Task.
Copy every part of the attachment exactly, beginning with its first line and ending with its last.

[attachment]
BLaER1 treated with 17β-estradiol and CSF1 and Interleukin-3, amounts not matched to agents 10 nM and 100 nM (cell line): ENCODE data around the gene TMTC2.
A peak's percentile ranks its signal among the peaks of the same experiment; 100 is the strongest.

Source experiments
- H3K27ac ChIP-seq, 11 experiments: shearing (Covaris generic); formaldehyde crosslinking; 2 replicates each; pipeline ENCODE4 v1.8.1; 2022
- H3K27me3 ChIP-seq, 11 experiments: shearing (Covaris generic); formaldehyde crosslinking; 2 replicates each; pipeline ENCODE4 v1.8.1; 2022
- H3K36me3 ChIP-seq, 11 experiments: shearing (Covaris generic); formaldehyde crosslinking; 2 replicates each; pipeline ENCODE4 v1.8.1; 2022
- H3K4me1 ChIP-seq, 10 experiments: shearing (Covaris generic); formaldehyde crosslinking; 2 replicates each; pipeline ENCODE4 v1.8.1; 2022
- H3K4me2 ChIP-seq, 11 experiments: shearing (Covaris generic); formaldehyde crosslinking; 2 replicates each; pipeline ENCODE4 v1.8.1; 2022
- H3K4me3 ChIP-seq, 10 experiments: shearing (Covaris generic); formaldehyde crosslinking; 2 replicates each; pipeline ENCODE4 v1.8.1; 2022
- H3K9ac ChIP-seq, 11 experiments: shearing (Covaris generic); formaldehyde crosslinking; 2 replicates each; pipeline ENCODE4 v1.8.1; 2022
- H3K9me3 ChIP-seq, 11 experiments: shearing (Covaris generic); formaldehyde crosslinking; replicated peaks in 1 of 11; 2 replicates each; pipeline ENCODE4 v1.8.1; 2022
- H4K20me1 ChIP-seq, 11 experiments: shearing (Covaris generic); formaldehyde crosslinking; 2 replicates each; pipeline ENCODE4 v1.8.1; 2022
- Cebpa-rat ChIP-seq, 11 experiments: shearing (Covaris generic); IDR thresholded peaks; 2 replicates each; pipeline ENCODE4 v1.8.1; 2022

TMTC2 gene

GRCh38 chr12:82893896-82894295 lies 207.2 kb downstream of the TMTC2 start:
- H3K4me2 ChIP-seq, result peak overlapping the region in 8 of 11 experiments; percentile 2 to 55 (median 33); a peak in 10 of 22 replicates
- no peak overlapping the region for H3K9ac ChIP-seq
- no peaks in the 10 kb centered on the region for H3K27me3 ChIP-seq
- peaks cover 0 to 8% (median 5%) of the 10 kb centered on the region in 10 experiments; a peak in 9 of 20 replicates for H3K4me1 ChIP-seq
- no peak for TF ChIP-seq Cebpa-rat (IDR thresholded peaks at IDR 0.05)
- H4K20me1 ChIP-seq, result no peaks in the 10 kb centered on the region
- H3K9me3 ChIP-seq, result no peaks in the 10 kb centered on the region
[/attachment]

BLaER1 treated with 17β-estradiol and CSF1 and Interleukin-3, amounts not matched to agents 10 nM and 100 nM (cell line): ENCODE data around the gene TMTC2.
A peak's percentile ranks its signal among the peaks of the same experiment; 100 is the strongest.

Source experiments
- H3K27ac ChIP-seq, 11 experiments: shearing (Covaris generic); formaldehyde crosslinking; 2 replicates each; pipeline ENCODE4 v1.8.1; 2022
- H3K27me3 ChIP-seq, 11 experiments: shearing (Covaris generic); formaldehyde crosslinking; 2 replicates each; pipeline ENCODE4 v1.8.1; 2022
- H3K36me3 ChIP-seq, 11 experiments: shearing (Covaris generic); formaldehyde crosslinking; 2 replicates each; pipeline ENCODE4 v1.8.1; 2022
- H3K4me1 ChIP-seq, 10 experiments: shearing (Covaris generic); formaldehyde crosslinking; 2 replicates each; pipeline ENCODE4 v1.8.1; 2022
- H3K4me2 ChIP-seq, 11 experiments: shearing (Covaris generic); formaldehyde crosslinking; 2 replicates each; pipeline ENCODE4 v1.8.1; 2022
- H3K4me3 ChIP-seq, 10 experiments: shearing (Covaris generic); formaldehyde crosslinking; 2 replicates each; pipeline ENCODE4 v1.8.1; 2022
- H3K9ac ChIP-seq, 11 experiments: shearing (Covaris generic); formaldehyde crosslinking; 2 replicates each; pipeline ENCODE4 v1.8.1; 2022
- H3K9me3 ChIP-seq, 11 experiments: shearing (Covaris generic); formaldehyde crosslinking; replicated peaks in 1 of 11; 2 replicates each; pipeline ENCODE4 v1.8.1; 2022
- H4K20me1 ChIP-seq, 11 experiments: shearing (Covaris generic); formaldehyde crosslinking; 2 replicates each; pipeline ENCODE4 v1.8.1; 2022
- Cebpa-rat ChIP-seq, 11 experiments: shearing (Covaris generic); IDR thresholded peaks; 2 replicates each; pipeline ENCODE4 v1.8.1; 2022

TMTC2 gene

GRCh38 chr12:82893896-82894295 lies 207.2 kb downstream of the TMTC2 start:
- H3K4me2 ChIP-seq, result peak overlapping the region in 8 of 11 experiments; percentile 2 to 55 (median 33); a peak in 10 of 22 replicates
- no peak overlapping the region for H3K9ac ChIP-seq
- no peaks in the 10 kb centered on the region for H3K27me3 ChIP-seq
- peaks cover 0 to 8% (median 5%) of the 10 kb centered on the region in 10 experiments; a peak in 9 of 20 replicates for H3K4me1 ChIP-seq
- no peak for TF ChIP-seq Cebpa-rat (IDR thresholded peaks at IDR 0.05)
- H4K20me1 ChIP-seq, result no peaks in the 10 kb centered on the region
- H3K9me3 ChIP-seq, result no peaks in the 10 kb centered on the region